Once you have passed through the full-liquids stage of your post-surgery eating plan, you can begin stage three, which involves the consumption of pureed foods. Pureed foods (sometimes called “squishy foods”) are thicker than full liquids. In fact, they can easily be traced through and may even have chunks. This stage is usually open to gastric band patients by week three following surgery and to gastric bypass, sleeve, and duodenal switch patients by week two.
Gastric Band: Days 15 - 21 after surgery
Roux-en-Y: Days 8 - 18 after surgery
Duodenal Switch: Days 8 - 18 after surgery
Gastric Sleeve: Days 8 - 18 after surgery
The definition of pureed foods is food that is easy to mash with your fork or that is actually pureed. Because you’re just coming off of liquids, you want to make sure that you start the pureed foods stage slowly and with foods that are smooth and extremely easy to mash. By, “easy to mash,” we mean that mashing the foods with your fork requires little to no effort on your part. You can simply place your fork on the food and it either mashes simply by the weight of the fork or by slight pressure applied by you.
While you’re in the pureed food stage, you can still consume all the foods that were included in both the clear-liquids and full-liquids stages. While you may find that your stomach is more satisfied during this stage, you must make sure to take in enough fluid each day. You must drink at least 64 ounces of fluids every day, 32 of which should be water.
As always, limit drinking caffeinated beverages and be sure to monitor your sugar intake. Carbonated beverages should be avoided for 3 months after surgery.
Your fluids and foods should have little to no sugar in them, and you should not be drinking while you eat. Some people develop an intolerance to dairy and other foods after their weight loss surgery, so if you notice any nausea, vomiting, diarrhea, or other unpleasant physical symptom after eating a certain type of food, you may want to avoid it.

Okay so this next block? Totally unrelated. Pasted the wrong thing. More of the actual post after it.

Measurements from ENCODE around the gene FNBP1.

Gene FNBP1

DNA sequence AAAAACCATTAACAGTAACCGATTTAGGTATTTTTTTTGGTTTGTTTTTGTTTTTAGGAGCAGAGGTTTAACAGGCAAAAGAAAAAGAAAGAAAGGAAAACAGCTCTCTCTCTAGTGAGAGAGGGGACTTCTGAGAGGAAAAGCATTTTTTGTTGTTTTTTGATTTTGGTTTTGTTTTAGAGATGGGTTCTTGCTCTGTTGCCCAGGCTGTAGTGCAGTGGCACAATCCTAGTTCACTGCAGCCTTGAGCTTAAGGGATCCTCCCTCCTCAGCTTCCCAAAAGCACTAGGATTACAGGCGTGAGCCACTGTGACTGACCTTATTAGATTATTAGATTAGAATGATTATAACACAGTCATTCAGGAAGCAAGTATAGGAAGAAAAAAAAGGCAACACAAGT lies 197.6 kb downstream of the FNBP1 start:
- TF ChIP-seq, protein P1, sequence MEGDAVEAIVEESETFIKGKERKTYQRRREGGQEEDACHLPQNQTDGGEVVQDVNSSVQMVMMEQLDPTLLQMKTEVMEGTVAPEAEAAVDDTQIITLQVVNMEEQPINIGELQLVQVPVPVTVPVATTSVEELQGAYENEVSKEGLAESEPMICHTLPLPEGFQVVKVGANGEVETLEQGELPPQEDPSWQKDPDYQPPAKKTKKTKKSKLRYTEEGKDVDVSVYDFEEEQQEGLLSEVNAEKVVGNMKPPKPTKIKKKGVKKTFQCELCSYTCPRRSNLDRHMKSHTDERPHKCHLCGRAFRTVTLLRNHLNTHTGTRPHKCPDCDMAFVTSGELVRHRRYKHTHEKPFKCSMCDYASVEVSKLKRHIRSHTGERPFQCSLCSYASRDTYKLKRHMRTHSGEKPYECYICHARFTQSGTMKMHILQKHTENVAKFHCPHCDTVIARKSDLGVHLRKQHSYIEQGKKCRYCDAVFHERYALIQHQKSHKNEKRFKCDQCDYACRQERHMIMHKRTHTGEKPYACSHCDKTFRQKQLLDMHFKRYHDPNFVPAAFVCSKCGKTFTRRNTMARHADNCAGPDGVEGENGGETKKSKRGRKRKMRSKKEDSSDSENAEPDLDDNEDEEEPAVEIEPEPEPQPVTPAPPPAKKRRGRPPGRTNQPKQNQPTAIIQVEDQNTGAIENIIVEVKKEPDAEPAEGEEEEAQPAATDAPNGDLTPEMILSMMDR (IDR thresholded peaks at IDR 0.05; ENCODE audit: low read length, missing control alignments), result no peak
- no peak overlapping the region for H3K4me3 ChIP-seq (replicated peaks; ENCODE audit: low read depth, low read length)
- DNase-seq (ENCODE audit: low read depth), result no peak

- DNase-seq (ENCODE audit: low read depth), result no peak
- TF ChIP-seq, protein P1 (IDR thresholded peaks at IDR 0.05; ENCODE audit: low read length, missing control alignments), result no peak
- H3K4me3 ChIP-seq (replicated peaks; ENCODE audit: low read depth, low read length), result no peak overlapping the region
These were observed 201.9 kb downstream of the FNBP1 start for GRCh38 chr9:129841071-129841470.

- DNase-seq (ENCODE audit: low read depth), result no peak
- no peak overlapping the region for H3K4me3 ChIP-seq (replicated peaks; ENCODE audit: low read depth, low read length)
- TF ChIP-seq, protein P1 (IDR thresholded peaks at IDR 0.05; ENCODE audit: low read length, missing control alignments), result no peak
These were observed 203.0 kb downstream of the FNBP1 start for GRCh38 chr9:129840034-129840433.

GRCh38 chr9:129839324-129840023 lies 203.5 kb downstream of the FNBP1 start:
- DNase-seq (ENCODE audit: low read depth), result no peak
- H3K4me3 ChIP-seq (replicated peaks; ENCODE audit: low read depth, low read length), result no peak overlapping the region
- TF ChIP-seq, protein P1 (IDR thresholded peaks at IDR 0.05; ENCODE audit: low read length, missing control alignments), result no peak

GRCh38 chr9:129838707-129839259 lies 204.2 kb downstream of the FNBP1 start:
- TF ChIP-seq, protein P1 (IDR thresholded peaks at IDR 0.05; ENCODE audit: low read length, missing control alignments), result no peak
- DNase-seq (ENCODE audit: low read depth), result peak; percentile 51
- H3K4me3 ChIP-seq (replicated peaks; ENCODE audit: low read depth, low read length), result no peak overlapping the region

What Pureed Foods to Eat
Understanding the allowable texture of your pureed foods is one thing, but knowing what you can and can’t eat and how to eat it is another.
Tips for eating pureed food, and what foods are acceptable.
The most important thing to remember when embarking on the pureed foods stage of your post-surgery diet is the proper ratio of proteins, low-fiber foods, and complex starches. Your meals should consist of 3 parts protein to 2 parts low-fiber fruits and vegetables to 1 part complex starches. Another important factor is the order in which to eat your meal. You should always start with the high-protein food first, then move on to the fruits and vegetables that are low in fiber. You can eat complex starches last.
The next thing you must keep in mind is which foods you can and can’t eat. The basic guideline is to eat foods that can be mashed with a fork with little effort. This excludes foods like raw or undercooked vegetables, hard cheeses, cold cereal, and breads.
- Protein sources: Steamed or poached fish without skin, refried beans, scrambled eggs, canned tuna (flaked), tofu (cooked or raw), soup.
- Dairy sources: String cheese, cottage cheese, yogurt, custard, low-sugar pudding.
- Vegetable sources: Steamed, canned, or boiled vegetables (must be very well-cooked); mashed potatoes. Don’t eat raw vegetables.
- Fruit sources: Canned fruits (packed in water or light syrup and drained), applesauce. Don’t eat raw fruit.
- Whole grains: Hot cereal, oatmeal thinned with water or milk.
You may notice that some of the food choices also appear on your full-liquids food list. During the pureed foods stage, you can eat them as you would normally prepare them, or you can continue to thin them as you did in the full-liquids stage of your post-surgery diet. While clear liquids like gelatin desserts are not listed above, you may eat them as well during this stage.